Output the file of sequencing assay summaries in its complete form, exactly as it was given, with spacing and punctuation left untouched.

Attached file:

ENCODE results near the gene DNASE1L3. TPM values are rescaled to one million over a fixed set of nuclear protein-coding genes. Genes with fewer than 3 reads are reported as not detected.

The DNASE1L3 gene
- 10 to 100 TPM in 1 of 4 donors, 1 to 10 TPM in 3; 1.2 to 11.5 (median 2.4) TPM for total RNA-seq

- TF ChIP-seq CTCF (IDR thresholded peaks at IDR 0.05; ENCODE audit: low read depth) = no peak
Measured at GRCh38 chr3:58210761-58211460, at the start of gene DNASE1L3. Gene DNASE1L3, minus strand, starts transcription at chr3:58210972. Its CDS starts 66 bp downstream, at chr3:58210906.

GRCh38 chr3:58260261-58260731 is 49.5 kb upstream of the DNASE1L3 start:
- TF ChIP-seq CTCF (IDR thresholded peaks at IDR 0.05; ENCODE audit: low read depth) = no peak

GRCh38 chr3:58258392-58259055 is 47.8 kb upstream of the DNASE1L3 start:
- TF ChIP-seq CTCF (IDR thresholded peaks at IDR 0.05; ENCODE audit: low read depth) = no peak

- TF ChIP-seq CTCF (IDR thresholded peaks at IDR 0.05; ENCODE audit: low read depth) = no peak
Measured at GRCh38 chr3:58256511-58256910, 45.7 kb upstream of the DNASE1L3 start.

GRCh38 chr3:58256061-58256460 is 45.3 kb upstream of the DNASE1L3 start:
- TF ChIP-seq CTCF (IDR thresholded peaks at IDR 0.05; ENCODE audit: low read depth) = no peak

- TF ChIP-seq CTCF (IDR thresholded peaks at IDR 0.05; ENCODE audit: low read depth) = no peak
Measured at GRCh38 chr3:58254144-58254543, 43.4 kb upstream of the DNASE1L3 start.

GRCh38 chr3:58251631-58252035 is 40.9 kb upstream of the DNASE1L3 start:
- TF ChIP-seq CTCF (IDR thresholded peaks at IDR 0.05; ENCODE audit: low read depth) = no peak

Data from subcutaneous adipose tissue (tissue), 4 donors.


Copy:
ENCODE results near the gene DNASE1L3. TPM values are rescaled to one million over a fixed set of nuclear protein-coding genes. Genes with fewer than 3 reads are reported as not detected.

The DNASE1L3 gene
- 10 to 100 TPM in 1 of 4 donors, 1 to 10 TPM in 3; 1.2 to 11.5 (median 2.4) TPM for total RNA-seq

- TF ChIP-seq CTCF (IDR thresholded peaks at IDR 0.05; ENCODE audit: low read depth) = no peak
Measured at GRCh38 chr3:58210761-58211460, at the start of gene DNASE1L3. Gene DNASE1L3, minus strand, starts transcription at chr3:58210972. Its CDS starts 66 bp downstream, at chr3:58210906.

GRCh38 chr3:58260261-58260731 is 49.5 kb upstream of the DNASE1L3 start:
- TF ChIP-seq CTCF (IDR thresholded peaks at IDR 0.05; ENCODE audit: low read depth) = no peak

GRCh38 chr3:58258392-58259055 is 47.8 kb upstream of the DNASE1L3 start:
- TF ChIP-seq CTCF (IDR thresholded peaks at IDR 0.05; ENCODE audit: low read depth) = no peak

- TF ChIP-seq CTCF (IDR thresholded peaks at IDR 0.05; ENCODE audit: low read depth) = no peak
Measured at GRCh38 chr3:58256511-58256910, 45.7 kb upstream of the DNASE1L3 start.

GRCh38 chr3:58256061-58256460 is 45.3 kb upstream of the DNASE1L3 start:
- TF ChIP-seq CTCF (IDR thresholded peaks at IDR 0.05; ENCODE audit: low read depth) = no peak

- TF ChIP-seq CTCF (IDR thresholded peaks at IDR 0.05; ENCODE audit: low read depth) = no peak
Measured at GRCh38 chr3:58254144-58254543, 43.4 kb upstream of the DNASE1L3 start.

GRCh38 chr3:58251631-58252035 is 40.9 kb upstream of the DNASE1L3 start:
- TF ChIP-seq CTCF (IDR thresholded peaks at IDR 0.05; ENCODE audit: low read depth) = no peak

Data from subcutaneous adipose tissue (tissue), 4 donors.